It sure looks good, but if you don’t know much about scooters, the finer points of this build will go right over your head. Almost completely hand-fabricated, the Black Falcon from LA’s Falcon Motorcycles, is a true ground-up custom. Built around the rare & legendary Vincent Black Shadow motor, a custom frame, front end, brakes, tins and much more were all one-off creations for this beastly bike. Museum quality construction and 140 mph, what do you think you’d pay?
Are you ready for this? You sure? Okay, this is an electric motorcycle, um, superbike. Not quite the two-wheeled Prius you would’ve expected, right? Looks more like a Buellcati or a stunt bike from Tron. With no clutch and incredible torque you’ll go from 0-180 miles-an-hour like you’re floating on air. Full charge lasts nearly 300 miles. This is evolution, get on board.
Back when frontier Americans were still cowboying it up, Italians were fighting for their independence. In 1861, Italy was unified. Vespa, the iconic Italian scooter brand, is marking 150 years of unification with the release of a new, commemorative scoot. Featuring a red-green-white color scheme, this 4-speed, 150-cc model is a proven performer with over 3 million having rolled off Vespa’s Pontadera production line.
If you geek out on custom bike blogs, you’ve probably noticed BMW’s R series has practically taken over Honda CB’s top spot as the #1 choice for a restoration bike. Maybe it’s the vintage look, big engine cases, horizontal cylinders and the chunky tanks. Maybe it’s the durability of German engineering. Whatever the reason, few builders are making R bikes as sweet as the ones coming out of the garage at London’s Untitled Motorcycles. Their look is all about simplicity in form & function. (Source)
If you’re not instantly in love, wait a sec, it’ll grow on you. And if you’re lucky enough to throw a leg over the 2011 Ducati Diavel, you’re in for a hell of a ride. Ducati has wedged their mean Testasretta 11º motor into this groundbreaking new model. With over 160-horsepower and 450 ft./lbs. of torque, you understand why they decided on the massive 240 rear end. Even with all that engine, there was somehow still room to pack in heaps of fresh technology: hands-free ignition, traction control, ABS & Ducati Ride Modes for perfect performance anywhere you roll.
In the mythology of men’s dream trips, few adventures match the mystery and freedom of a motorcycle journey through scenic byways of a foreign land. Indulge yourself for a moment: imagine ripping a 1000-cc Ducati Monster down a winding road on France’s Cote d’Azur. Columbus International specializes in Ducati bike tours in southern France. Let them help you check one off your bucket list.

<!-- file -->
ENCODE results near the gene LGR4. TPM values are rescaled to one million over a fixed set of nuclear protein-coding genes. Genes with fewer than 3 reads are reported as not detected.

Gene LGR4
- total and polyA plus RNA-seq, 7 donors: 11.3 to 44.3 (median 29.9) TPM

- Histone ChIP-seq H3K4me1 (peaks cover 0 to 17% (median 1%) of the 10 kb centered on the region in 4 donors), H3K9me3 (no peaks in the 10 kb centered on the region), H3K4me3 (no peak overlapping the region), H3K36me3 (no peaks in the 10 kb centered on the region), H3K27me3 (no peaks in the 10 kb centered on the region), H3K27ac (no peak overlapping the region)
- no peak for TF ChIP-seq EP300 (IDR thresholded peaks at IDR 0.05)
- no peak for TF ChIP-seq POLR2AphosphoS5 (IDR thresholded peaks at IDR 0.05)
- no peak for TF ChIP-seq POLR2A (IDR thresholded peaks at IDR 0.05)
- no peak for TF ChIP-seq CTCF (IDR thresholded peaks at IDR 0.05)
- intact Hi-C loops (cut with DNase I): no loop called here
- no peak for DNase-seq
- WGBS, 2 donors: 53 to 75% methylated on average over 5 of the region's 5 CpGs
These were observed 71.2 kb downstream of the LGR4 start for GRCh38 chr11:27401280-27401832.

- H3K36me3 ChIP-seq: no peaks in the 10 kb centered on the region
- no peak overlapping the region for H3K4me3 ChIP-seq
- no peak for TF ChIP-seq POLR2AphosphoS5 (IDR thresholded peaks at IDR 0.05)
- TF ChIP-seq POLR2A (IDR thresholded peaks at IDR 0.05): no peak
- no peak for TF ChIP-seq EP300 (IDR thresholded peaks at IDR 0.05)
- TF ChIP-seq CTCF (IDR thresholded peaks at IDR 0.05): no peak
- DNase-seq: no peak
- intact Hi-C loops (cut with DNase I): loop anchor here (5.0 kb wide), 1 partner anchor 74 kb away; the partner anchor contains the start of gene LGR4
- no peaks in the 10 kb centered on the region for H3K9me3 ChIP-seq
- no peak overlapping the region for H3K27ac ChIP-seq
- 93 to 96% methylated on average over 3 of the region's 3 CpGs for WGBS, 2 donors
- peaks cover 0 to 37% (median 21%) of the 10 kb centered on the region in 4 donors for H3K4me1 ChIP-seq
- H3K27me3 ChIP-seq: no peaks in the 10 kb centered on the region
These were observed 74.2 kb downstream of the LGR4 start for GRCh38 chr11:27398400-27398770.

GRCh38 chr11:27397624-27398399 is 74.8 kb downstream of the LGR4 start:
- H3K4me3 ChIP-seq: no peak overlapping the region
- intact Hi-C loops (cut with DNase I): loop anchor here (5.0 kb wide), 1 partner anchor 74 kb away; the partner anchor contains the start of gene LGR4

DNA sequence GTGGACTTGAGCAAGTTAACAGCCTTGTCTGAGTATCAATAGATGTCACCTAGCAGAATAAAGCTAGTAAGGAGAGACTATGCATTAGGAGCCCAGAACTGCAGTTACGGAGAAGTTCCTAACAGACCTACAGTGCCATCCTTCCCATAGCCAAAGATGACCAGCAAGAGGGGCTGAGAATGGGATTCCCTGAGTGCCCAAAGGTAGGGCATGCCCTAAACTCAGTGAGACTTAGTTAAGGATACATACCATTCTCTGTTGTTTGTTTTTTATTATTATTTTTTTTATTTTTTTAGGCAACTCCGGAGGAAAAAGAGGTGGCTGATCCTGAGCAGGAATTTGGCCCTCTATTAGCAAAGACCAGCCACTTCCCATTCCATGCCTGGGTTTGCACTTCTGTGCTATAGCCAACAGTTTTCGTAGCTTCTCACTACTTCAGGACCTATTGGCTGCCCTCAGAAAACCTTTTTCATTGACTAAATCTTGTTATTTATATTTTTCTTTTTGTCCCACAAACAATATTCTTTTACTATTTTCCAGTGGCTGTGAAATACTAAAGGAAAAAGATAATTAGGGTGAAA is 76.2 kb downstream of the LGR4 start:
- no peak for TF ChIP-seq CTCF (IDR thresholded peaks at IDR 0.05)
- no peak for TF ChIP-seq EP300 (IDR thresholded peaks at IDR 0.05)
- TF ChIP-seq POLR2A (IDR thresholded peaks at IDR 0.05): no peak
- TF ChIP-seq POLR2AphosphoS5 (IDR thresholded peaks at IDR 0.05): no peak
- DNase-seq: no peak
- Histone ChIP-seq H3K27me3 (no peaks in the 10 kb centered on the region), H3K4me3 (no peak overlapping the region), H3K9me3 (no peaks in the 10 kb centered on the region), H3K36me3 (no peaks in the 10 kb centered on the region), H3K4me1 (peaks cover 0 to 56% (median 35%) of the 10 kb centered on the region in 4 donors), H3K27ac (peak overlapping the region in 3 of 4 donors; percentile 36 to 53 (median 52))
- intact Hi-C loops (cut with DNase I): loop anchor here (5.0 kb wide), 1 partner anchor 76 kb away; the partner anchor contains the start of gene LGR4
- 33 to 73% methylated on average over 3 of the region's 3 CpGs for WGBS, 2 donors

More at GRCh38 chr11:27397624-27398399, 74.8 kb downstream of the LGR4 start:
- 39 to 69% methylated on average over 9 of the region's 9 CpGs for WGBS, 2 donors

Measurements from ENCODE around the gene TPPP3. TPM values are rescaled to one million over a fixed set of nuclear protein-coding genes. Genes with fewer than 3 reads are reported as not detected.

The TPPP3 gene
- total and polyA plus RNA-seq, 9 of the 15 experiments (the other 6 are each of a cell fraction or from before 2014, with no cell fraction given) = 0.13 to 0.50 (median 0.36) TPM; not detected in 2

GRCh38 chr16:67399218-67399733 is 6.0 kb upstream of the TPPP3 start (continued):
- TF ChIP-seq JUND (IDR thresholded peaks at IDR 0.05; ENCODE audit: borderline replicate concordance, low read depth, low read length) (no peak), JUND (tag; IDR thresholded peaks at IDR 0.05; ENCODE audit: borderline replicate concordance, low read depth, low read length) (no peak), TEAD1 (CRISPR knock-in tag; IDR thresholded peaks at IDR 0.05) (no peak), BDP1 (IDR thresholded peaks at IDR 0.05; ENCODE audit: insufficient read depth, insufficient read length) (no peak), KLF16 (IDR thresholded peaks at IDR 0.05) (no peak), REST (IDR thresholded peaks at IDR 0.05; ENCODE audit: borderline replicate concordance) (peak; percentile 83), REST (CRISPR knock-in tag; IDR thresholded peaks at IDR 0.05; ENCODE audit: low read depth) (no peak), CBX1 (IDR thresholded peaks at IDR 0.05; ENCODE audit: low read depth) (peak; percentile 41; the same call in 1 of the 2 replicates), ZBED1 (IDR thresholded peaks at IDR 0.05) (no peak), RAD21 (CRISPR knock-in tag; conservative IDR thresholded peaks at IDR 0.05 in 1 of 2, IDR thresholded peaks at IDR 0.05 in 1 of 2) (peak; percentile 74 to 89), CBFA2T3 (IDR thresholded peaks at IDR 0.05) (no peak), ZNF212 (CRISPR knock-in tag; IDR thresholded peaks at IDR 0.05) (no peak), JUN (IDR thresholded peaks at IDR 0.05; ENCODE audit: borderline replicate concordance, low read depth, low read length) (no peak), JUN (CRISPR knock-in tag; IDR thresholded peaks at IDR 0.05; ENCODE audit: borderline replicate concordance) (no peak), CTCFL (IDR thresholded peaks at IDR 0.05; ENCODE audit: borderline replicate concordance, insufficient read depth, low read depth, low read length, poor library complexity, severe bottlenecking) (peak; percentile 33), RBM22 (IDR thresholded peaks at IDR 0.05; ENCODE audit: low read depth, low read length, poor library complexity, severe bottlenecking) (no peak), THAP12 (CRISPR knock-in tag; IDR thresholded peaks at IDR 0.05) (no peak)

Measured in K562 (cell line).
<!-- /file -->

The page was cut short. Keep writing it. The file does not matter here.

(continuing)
The masters at Mansory build-up high-end custom cars like Bentleys, Ferraris & Aston Martins with performance upgrades, aerodynamics packages and the deepest dish wheels money can buy. Now these guys have turned their collective perversions to designing a motorcycle, and the results are well, ridiculous. Literally wrapped in carbon fiber, the bike’s frame, fork, wheels & airbox were all handmade at Mansory’s factory in Brand, Germany. The powerplant though, it’s American: a 124-C.I. V-Twin from S&S Cycles, made right here in Viola, Wisconsin.
With its decidedly retro styling, the new Royal Enfield Classic Chrome looks less like a 2011 and more like a 1941. And that’s just fine for those who want a motorcycle that actually looks like, well, a motorcycle. This new model, a chromed-up variation on their C5 is a simple, solid, 500-CC twin—a truly classic design. Hell, this bike even has a kickstarter!
Norton Motorcycles are among the most revered and collectible in the world. In the 60s & 70s, Norton bikes took big racing trophies and pushed the progression of motorcycle design and performance to the next level. The 70s-era Commando was called the last of the great British twins, but now the legendary bike is back. Soon to be released in America, this updated classic version is a 961-cc street machine that roars. The thing is, they’re only producing 200 of them. And, they’re going fast.
Ever wonder what you could do with some spare time and a toolbox? Here’s just one little example from John Ryland, an ad guy by day and wrench-spinner by night. He took a crusty 1978 Yamaha XS 750 triple and stripped it down to the essentials. It is now the burly street fighter/café machine you see before you. And if you’ve never heard or ridden a Yamaha Triple, understand that this thing screams like a wild beast.